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Scottish National Dictionary (1700–)

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First published 1960 (SND Vol. V).
This entry has not been updated but may contain minor corrections and revisions.

LANDWARD, adv., n., adj. Also -(w)art, -ert, lanward, launward, lannart (ne.Sc., Gall.), lanwa(r)th (Abd. 1955 W. P. Milne Eppie Elrick viii., xi.). [′lɑn(d)wərd, ′lɑn(d)ərt]

Sc. usages:

I. adv. In, towards or in the direction of the land, or country, as opposed to the town. Gen.Sc. Hence landward-bred, brought up in the country, rustic.Sc. 1703 Answer to a Reply unto Plain-Dealing with Presbyterians 27:
The Parishioners both in Town and Landwart be very Numerous.
Sc. 1816 Scott O. Mortality xiv.:
Because I am landward bred, I wad be bringing ye to disgrace afore folk.
Sc. 1827 Scott Surgeon's Daughter i.:
It [the summons to a doctor] was likely to be within burgh, and not landward.
Sc. 1849 M. Oliphant M. Maitland xii.:
It is different with the like of her, landward bred, and aye biding at home.
Sc. 1893 Stevenson Catriona i.:
But if you are landward bred it will be different.
Sc. 1924 Scots Mag. (Nov.) 101:
In toon an' launward roon, for sax Scots miles.

II. n., arising from prep. phrs. with adv.

1. The country, as opposed to the town, the rural part of a district, parish, county, etc. (Sc. 1710 T. Ruddiman Gl. to Douglas Aeneis).Fif. 1706 St Andrews Baxter Bks. (1903) 154:
Any member may carrie bread to the Landuard for sale.
Sc. 1734 J. Spotiswood Hope's Practicks 59:
The Difference between a Tenant in Burgh, and him in the Landwart.
Abd. 1768 A. Ross Helenore (S.T.S.) 16:
An' Nory was the bonnyest lassie grown That ever was in landert or in town.

2. A country-dweller, a rustic.Ayr. 1821 Scots Mag. (April) 351:
I wad hae written you lang or now, gin it warna for the sooshing whilk a kintra landert maun rin the risk o'.

3. The direction of the land in ploughing, the land-side. See Land, n., 2.Sc. 1858 H. Stephens Farm Implements 161:
Thus Small recommends that the point of the coulter should be . . . ½ inch or 1 inch to landward of the land-side plane.

III. adj. 1. In or of the country as opposed to the town, non-urban, rural. Gen.Sc. For administrative purposes parishes which are partly in a town and partly in the country are often divided into landward and burghal sections. A landward toun, a country town; a farm, see Toun.Sc. 1705 Observator (26 April) 28:
Ye see what difference there is between it [Edinburgh] and a Landwart Town.
Peb. 1711 C. B. Gunn Cross Kirk (1914) 60:
The landward children to pay according to the benevolence of their parents, but not more than thirteen shillings and fourpence.
Sc. 1731 Acts Gen. Assembly 7:
Where there is a Part of the Parish in Landward, the Call or Election shall be by the Magistrates, Town Council, Kirk Session, and Heritors of the Landward Parish.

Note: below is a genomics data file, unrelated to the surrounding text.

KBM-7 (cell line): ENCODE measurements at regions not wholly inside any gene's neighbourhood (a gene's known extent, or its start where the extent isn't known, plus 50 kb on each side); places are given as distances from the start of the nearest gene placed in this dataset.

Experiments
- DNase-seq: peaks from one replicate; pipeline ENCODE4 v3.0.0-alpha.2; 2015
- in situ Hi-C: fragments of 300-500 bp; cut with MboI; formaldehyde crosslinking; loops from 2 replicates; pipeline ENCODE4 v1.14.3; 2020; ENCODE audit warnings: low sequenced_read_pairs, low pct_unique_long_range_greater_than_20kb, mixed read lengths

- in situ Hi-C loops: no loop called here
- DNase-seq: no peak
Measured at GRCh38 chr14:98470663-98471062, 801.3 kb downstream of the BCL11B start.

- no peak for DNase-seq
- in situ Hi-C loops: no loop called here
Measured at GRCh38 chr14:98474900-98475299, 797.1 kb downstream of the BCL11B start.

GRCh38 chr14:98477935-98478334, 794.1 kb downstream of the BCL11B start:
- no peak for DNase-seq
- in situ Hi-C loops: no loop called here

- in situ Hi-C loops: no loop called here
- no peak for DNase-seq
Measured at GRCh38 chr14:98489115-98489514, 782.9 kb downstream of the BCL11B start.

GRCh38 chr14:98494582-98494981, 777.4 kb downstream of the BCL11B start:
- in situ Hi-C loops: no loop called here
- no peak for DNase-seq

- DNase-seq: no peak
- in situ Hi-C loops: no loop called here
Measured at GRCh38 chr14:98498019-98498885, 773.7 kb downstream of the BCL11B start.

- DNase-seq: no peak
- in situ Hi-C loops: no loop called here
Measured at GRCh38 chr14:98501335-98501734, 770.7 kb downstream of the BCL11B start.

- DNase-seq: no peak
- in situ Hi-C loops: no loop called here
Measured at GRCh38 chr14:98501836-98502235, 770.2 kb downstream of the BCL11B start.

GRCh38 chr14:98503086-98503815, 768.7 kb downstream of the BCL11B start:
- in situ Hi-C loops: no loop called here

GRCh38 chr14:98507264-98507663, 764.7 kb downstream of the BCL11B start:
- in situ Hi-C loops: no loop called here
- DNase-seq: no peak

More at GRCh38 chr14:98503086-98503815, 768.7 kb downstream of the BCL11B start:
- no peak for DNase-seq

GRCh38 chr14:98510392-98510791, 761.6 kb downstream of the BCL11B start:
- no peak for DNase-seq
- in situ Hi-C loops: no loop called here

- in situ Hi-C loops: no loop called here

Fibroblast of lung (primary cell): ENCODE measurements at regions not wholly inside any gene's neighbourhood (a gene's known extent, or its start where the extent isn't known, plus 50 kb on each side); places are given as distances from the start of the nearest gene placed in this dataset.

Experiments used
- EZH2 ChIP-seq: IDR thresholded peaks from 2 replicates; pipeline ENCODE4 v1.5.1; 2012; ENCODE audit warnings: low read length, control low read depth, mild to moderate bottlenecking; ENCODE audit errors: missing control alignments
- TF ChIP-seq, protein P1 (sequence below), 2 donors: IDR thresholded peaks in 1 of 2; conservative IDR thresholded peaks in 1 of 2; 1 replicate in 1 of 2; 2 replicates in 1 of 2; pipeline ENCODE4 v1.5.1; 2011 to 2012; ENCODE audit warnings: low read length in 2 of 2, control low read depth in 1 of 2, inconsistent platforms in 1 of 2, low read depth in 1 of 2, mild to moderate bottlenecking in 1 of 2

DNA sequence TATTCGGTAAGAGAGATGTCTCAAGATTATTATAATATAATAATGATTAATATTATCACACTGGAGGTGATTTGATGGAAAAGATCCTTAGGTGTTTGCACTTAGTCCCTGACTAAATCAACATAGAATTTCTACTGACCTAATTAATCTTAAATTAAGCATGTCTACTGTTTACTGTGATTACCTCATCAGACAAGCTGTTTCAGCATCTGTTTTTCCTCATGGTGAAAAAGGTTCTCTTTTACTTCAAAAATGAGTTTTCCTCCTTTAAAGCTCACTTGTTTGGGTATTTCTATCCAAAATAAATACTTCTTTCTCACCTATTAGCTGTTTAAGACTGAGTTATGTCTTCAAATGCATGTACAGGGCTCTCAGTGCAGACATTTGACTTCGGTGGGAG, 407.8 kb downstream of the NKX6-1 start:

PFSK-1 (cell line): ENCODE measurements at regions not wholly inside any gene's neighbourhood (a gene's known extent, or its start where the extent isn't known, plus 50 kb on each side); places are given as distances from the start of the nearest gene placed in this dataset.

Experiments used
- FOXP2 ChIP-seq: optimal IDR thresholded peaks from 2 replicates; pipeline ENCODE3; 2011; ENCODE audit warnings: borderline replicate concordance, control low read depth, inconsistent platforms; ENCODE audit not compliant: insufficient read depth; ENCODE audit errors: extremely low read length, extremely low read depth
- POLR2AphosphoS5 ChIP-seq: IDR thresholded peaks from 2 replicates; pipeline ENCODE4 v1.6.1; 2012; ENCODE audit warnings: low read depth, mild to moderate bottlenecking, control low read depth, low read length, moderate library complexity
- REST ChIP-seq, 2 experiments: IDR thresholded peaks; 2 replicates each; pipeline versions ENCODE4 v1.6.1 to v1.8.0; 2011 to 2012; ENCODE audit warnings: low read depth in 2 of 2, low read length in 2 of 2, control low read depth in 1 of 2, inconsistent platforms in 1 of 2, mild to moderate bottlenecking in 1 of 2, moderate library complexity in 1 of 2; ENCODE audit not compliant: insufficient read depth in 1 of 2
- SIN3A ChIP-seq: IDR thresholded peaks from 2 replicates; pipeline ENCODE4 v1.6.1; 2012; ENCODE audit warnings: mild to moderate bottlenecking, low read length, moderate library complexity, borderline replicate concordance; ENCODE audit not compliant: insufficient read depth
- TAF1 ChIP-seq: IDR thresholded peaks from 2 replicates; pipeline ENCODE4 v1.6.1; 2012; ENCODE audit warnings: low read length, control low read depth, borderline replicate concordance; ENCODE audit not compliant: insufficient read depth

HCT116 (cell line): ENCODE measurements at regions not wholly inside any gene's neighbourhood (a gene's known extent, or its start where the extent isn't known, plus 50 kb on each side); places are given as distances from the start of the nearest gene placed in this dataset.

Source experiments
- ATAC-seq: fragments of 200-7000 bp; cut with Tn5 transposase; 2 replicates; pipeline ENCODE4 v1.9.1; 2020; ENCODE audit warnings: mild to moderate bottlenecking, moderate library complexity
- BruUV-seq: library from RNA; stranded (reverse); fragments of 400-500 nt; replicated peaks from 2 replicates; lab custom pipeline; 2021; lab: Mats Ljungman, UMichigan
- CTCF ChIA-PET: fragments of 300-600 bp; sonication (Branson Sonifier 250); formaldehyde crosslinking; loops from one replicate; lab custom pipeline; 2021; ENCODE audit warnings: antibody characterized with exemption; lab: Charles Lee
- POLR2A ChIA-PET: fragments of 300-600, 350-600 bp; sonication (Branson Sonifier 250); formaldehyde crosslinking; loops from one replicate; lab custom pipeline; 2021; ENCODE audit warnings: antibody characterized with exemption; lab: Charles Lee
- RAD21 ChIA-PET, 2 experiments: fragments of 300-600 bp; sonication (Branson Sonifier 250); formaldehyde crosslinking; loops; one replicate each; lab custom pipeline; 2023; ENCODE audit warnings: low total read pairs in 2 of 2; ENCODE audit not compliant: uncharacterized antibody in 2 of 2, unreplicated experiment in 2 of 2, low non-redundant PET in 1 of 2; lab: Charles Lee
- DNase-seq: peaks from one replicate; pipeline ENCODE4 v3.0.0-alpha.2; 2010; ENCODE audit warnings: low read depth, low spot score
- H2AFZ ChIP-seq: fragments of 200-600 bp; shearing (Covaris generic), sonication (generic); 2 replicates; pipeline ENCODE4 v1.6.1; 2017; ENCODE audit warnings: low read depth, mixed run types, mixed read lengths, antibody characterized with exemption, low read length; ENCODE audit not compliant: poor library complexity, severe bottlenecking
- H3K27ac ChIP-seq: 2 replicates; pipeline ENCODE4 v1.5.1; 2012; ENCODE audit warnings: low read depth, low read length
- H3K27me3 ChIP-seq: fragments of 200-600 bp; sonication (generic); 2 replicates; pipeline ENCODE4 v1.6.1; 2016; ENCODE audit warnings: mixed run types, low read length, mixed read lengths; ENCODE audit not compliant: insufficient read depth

Gsw. 1757 Burgh Rec. Gsw. (1911) 497:
It would be convenient for the community to sell the old mutton or landwart market.
Sc. 1776 D. Herd Sc. Songs II. 26:
There was a jolly beggar, and a-begging he was bound, And he took up his quarters into a land'art town.
Sc. 1808 W. Singer Statement of Clergy Scot. 9:
In country parishes, which are called Landward parishes in the style of the Scotish law.
Sc. 1816 Scott O. Mortality viii.:
We were at dinner, and the door was locked, as is usual in landwart towns in this country. Note: A landward town is a dwelling situated in the country.
Slk. 1828 Hogg Shep. Cal. (1874) viii.:
Every landward laird's wife was then styled Lady.
Fif. 1883 Mod. Sc. Poets (Edwards) V. 335:
An' raggit Willie is the laird O' twa-three landart farms.
Sc. 1891 Scots Mag. (Jan.) 81:
Langrashes is what is called in Scotland a burghal landward parish, i.e. partly town and partly country.
Kcb. 1912 G. M. Gordon Clay Biggin' 61:
Maist o' the lannart pairt o' the congregation was for Davy.
Sc. 1929 Scots Mag. (Feb.) 360:
Keep the pownies frae neichering, thir lanward fouk 'll tak warnin' frae a whaup's skirl.
Sc. 1936 Times (11 June) 12:
In the east of Fife we are suffering from a chronic shortage of [water] supplies, especially in the landward districts.

2. Having country manners, rustic; awkward, uncouth (Sc. 1782 J. Sinclair Ob. Sc. Dial. 103; Fif., Lth., Ayr. 1960). Hence landertness.Sc. 1725 Ramsay Poems (S.T.S.) II. 262:
I've shook aff my Landwart Cast, In foreign Cities.
Sc. 1745 in R. Chambers Hist. Rebellion (1869) 152 note:
What gars ye look sae landart?
Per. 1787 in Burns Life and Works (Chambers-Wallace 1896) II. 137:
It seemed as if he affected a rusticity or landertness.
Sc. a.1800 J. Baillie Works (1853) 818:
A wooer that comes when the sun's i' the south, Is mair landward than wooers that come at e'en.
Rnf. 1813 E. Picken Poems I. 122:
Wearin' sic fine, an' gentle cleidin', As ill befits their landart breedin'.
m.Sc. 1927 J. Buchan Witch Wood xi.:
It's easy enough to begowk two landward simpletons.

[O.Sc. landwart, = I., 1424, = II. 1., 1584, = III., 1513, with variants landward, from 1491, landart, 1575, E. Mid.Eng. to (the) landewarde.]

Landward adv., n., adj.

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"Landward adv., n., adj.". Dictionary of the Scots Language. 2004. Scottish Language Dictionaries Ltd. Accessed 28 Sep 2023 <>



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